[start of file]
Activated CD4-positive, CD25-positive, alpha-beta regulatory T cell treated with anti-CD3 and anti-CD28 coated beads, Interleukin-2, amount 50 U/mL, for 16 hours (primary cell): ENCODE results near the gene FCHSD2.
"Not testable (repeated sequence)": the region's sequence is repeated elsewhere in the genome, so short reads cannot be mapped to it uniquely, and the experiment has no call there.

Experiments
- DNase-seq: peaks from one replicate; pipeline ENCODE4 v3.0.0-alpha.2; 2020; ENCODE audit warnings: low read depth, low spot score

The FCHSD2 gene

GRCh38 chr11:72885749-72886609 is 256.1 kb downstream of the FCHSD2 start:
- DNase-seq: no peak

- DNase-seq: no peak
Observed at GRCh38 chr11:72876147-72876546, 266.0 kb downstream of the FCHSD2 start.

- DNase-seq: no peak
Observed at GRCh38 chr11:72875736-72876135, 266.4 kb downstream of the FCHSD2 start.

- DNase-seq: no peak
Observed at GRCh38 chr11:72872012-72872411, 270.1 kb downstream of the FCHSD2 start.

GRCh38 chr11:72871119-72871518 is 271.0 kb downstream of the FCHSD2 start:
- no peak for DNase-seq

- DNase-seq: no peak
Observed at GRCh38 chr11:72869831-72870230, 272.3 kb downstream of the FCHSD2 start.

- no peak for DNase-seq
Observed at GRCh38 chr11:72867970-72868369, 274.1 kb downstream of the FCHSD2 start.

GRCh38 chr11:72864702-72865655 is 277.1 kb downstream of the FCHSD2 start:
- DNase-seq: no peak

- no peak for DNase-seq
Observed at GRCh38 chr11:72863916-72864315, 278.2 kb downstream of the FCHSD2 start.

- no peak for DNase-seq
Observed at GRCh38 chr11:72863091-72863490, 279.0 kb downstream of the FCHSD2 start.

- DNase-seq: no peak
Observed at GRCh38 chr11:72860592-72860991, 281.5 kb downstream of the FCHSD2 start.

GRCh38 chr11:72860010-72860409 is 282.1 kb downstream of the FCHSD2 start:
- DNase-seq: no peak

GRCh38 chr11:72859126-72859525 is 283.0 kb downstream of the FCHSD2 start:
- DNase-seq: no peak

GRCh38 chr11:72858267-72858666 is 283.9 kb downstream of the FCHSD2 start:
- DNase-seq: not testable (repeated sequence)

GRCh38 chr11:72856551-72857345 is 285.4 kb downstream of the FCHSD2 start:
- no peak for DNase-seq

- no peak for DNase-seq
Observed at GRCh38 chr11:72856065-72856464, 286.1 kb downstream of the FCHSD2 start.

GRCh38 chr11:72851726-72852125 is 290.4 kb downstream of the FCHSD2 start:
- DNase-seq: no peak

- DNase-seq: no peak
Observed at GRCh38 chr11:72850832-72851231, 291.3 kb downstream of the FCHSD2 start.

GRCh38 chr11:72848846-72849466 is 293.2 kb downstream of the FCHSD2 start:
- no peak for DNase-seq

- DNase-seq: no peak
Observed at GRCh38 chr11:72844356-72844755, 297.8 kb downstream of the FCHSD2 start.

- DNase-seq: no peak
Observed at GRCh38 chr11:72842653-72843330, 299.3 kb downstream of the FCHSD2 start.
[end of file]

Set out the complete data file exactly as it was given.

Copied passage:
Activated CD4-positive, CD25-positive, alpha-beta regulatory T cell treated with anti-CD3 and anti-CD28 coated beads, Interleukin-2, amount 50 U/mL, for 16 hours (primary cell): ENCODE results near the gene FCHSD2.
"Not testable (repeated sequence)": the region's sequence is repeated elsewhere in the genome, so short reads cannot be mapped to it uniquely, and the experiment has no call there.

Experiments
- DNase-seq: peaks from one replicate; pipeline ENCODE4 v3.0.0-alpha.2; 2020; ENCODE audit warnings: low read depth, low spot score

The FCHSD2 gene

GRCh38 chr11:72885749-72886609 is 256.1 kb downstream of the FCHSD2 start:
- DNase-seq: no peak

- DNase-seq: no peak
Observed at GRCh38 chr11:72876147-72876546, 266.0 kb downstream of the FCHSD2 start.

- DNase-seq: no peak
Observed at GRCh38 chr11:72875736-72876135, 266.4 kb downstream of the FCHSD2 start.

- DNase-seq: no peak
Observed at GRCh38 chr11:72872012-72872411, 270.1 kb downstream of the FCHSD2 start.

GRCh38 chr11:72871119-72871518 is 271.0 kb downstream of the FCHSD2 start:
- no peak for DNase-seq

- DNase-seq: no peak
Observed at GRCh38 chr11:72869831-72870230, 272.3 kb downstream of the FCHSD2 start.

- no peak for DNase-seq
Observed at GRCh38 chr11:72867970-72868369, 274.1 kb downstream of the FCHSD2 start.

GRCh38 chr11:72864702-72865655 is 277.1 kb downstream of the FCHSD2 start:
- DNase-seq: no peak

- no peak for DNase-seq
Observed at GRCh38 chr11:72863916-72864315, 278.2 kb downstream of the FCHSD2 start.

- no peak for DNase-seq
Observed at GRCh38 chr11:72863091-72863490, 279.0 kb downstream of the FCHSD2 start.

- DNase-seq: no peak
Observed at GRCh38 chr11:72860592-72860991, 281.5 kb downstream of the FCHSD2 start.

GRCh38 chr11:72860010-72860409 is 282.1 kb downstream of the FCHSD2 start:
- DNase-seq: no peak

GRCh38 chr11:72859126-72859525 is 283.0 kb downstream of the FCHSD2 start:
- DNase-seq: no peak

GRCh38 chr11:72858267-72858666 is 283.9 kb downstream of the FCHSD2 start:
- DNase-seq: not testable (repeated sequence)

GRCh38 chr11:72856551-72857345 is 285.4 kb downstream of the FCHSD2 start:
- no peak for DNase-seq

- no peak for DNase-seq
Observed at GRCh38 chr11:72856065-72856464, 286.1 kb downstream of the FCHSD2 start.

GRCh38 chr11:72851726-72852125 is 290.4 kb downstream of the FCHSD2 start:
- DNase-seq: no peak

- DNase-seq: no peak
Observed at GRCh38 chr11:72850832-72851231, 291.3 kb downstream of the FCHSD2 start.

GRCh38 chr11:72848846-72849466 is 293.2 kb downstream of the FCHSD2 start:
- no peak for DNase-seq

- DNase-seq: no peak
Observed at GRCh38 chr11:72844356-72844755, 297.8 kb downstream of the FCHSD2 start.

- DNase-seq: no peak
Observed at GRCh38 chr11:72842653-72843330, 299.3 kb downstream of the FCHSD2 start.